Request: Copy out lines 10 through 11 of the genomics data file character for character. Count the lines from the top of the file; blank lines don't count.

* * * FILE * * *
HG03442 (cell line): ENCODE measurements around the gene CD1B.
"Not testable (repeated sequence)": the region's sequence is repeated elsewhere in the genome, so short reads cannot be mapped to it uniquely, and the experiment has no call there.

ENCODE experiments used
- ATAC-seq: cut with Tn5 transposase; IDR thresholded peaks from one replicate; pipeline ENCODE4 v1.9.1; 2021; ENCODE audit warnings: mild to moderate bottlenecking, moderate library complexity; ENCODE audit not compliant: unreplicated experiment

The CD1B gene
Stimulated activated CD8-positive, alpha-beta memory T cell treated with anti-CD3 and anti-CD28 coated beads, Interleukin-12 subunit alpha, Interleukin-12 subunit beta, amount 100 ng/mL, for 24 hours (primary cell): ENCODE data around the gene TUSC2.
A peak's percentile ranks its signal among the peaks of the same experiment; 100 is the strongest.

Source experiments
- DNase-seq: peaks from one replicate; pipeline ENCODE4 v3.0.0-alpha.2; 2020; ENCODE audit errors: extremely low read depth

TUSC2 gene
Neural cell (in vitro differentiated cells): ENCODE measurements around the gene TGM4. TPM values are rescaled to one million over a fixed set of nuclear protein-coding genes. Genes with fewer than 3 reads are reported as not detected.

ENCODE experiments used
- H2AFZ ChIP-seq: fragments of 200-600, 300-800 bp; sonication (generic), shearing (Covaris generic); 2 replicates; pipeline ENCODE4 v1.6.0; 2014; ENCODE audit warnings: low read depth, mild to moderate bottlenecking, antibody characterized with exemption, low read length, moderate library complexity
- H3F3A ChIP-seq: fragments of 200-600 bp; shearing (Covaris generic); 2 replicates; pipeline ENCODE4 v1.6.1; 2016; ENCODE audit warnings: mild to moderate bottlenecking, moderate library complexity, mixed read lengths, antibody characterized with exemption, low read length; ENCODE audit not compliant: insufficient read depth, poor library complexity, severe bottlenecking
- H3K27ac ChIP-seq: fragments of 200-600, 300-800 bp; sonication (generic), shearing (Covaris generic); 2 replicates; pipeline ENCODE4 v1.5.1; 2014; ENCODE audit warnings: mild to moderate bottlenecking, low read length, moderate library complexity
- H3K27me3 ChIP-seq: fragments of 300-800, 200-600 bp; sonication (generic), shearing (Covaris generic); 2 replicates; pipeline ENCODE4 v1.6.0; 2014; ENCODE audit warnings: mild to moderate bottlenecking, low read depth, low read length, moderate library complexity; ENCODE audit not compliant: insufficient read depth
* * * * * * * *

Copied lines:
TUSC2 gene
Neural cell (in vitro differentiated cells): ENCODE measurements around the gene TGM4. TPM values are rescaled to one million over a fixed set of nuclear protein-coding genes. Genes with fewer than 3 reads are reported as not detected.